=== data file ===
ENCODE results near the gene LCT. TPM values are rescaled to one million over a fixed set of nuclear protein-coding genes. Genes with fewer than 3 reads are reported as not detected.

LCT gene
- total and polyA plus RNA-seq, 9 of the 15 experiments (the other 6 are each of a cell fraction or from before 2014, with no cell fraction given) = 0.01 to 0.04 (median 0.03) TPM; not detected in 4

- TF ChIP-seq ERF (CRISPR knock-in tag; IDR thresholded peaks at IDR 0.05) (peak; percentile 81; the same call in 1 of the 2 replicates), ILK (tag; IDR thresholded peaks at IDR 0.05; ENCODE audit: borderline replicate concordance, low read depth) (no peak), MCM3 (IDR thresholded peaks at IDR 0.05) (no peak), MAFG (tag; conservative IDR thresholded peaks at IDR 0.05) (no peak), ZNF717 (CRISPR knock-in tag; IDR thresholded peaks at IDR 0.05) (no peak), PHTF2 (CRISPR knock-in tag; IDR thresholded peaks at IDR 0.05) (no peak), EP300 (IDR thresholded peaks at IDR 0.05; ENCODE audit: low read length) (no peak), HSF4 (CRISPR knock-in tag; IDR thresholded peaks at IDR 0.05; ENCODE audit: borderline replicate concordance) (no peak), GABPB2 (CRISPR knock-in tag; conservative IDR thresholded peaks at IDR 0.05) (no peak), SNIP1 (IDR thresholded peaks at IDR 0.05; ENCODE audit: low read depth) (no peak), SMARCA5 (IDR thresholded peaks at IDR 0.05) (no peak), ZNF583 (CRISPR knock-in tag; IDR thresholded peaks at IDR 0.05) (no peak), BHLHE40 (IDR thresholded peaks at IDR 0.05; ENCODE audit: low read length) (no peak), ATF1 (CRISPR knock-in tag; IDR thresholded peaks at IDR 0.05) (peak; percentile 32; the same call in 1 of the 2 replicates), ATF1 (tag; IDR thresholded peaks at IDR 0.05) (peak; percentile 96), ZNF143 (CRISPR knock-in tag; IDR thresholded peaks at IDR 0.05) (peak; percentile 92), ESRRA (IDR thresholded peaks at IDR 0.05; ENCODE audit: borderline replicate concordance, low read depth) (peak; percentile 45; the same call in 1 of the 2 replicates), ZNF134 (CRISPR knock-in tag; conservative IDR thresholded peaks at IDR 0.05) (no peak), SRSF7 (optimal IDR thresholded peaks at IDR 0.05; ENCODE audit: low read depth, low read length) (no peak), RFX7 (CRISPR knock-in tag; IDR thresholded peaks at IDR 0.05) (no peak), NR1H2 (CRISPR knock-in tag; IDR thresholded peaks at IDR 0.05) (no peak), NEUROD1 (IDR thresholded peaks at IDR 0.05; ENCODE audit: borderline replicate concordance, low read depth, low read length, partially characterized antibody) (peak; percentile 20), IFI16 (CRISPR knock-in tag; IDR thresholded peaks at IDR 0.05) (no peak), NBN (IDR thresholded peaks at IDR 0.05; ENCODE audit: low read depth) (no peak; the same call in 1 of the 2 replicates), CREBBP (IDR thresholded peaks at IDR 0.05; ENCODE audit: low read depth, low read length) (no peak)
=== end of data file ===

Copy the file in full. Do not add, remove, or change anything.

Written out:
ENCODE results near the gene LCT. TPM values are rescaled to one million over a fixed set of nuclear protein-coding genes. Genes with fewer than 3 reads are reported as not detected.

LCT gene
- total and polyA plus RNA-seq, 9 of the 15 experiments (the other 6 are each of a cell fraction or from before 2014, with no cell fraction given) = 0.01 to 0.04 (median 0.03) TPM; not detected in 4

- TF ChIP-seq ERF (CRISPR knock-in tag; IDR thresholded peaks at IDR 0.05) (peak; percentile 81; the same call in 1 of the 2 replicates), ILK (tag; IDR thresholded peaks at IDR 0.05; ENCODE audit: borderline replicate concordance, low read depth) (no peak), MCM3 (IDR thresholded peaks at IDR 0.05) (no peak), MAFG (tag; conservative IDR thresholded peaks at IDR 0.05) (no peak), ZNF717 (CRISPR knock-in tag; IDR thresholded peaks at IDR 0.05) (no peak), PHTF2 (CRISPR knock-in tag; IDR thresholded peaks at IDR 0.05) (no peak), EP300 (IDR thresholded peaks at IDR 0.05; ENCODE audit: low read length) (no peak), HSF4 (CRISPR knock-in tag; IDR thresholded peaks at IDR 0.05; ENCODE audit: borderline replicate concordance) (no peak), GABPB2 (CRISPR knock-in tag; conservative IDR thresholded peaks at IDR 0.05) (no peak), SNIP1 (IDR thresholded peaks at IDR 0.05; ENCODE audit: low read depth) (no peak), SMARCA5 (IDR thresholded peaks at IDR 0.05) (no peak), ZNF583 (CRISPR knock-in tag; IDR thresholded peaks at IDR 0.05) (no peak), BHLHE40 (IDR thresholded peaks at IDR 0.05; ENCODE audit: low read length) (no peak), ATF1 (CRISPR knock-in tag; IDR thresholded peaks at IDR 0.05) (peak; percentile 32; the same call in 1 of the 2 replicates), ATF1 (tag; IDR thresholded peaks at IDR 0.05) (peak; percentile 96), ZNF143 (CRISPR knock-in tag; IDR thresholded peaks at IDR 0.05) (peak; percentile 92), ESRRA (IDR thresholded peaks at IDR 0.05; ENCODE audit: borderline replicate concordance, low read depth) (peak; percentile 45; the same call in 1 of the 2 replicates), ZNF134 (CRISPR knock-in tag; conservative IDR thresholded peaks at IDR 0.05) (no peak), SRSF7 (optimal IDR thresholded peaks at IDR 0.05; ENCODE audit: low read depth, low read length) (no peak), RFX7 (CRISPR knock-in tag; IDR thresholded peaks at IDR 0.05) (no peak), NR1H2 (CRISPR knock-in tag; IDR thresholded peaks at IDR 0.05) (no peak), NEUROD1 (IDR thresholded peaks at IDR 0.05; ENCODE audit: borderline replicate concordance, low read depth, low read length, partially characterized antibody) (peak; percentile 20), IFI16 (CRISPR knock-in tag; IDR thresholded peaks at IDR 0.05) (no peak), NBN (IDR thresholded peaks at IDR 0.05; ENCODE audit: low read depth) (no peak; the same call in 1 of the 2 replicates), CREBBP (IDR thresholded peaks at IDR 0.05; ENCODE audit: low read depth, low read length) (no peak)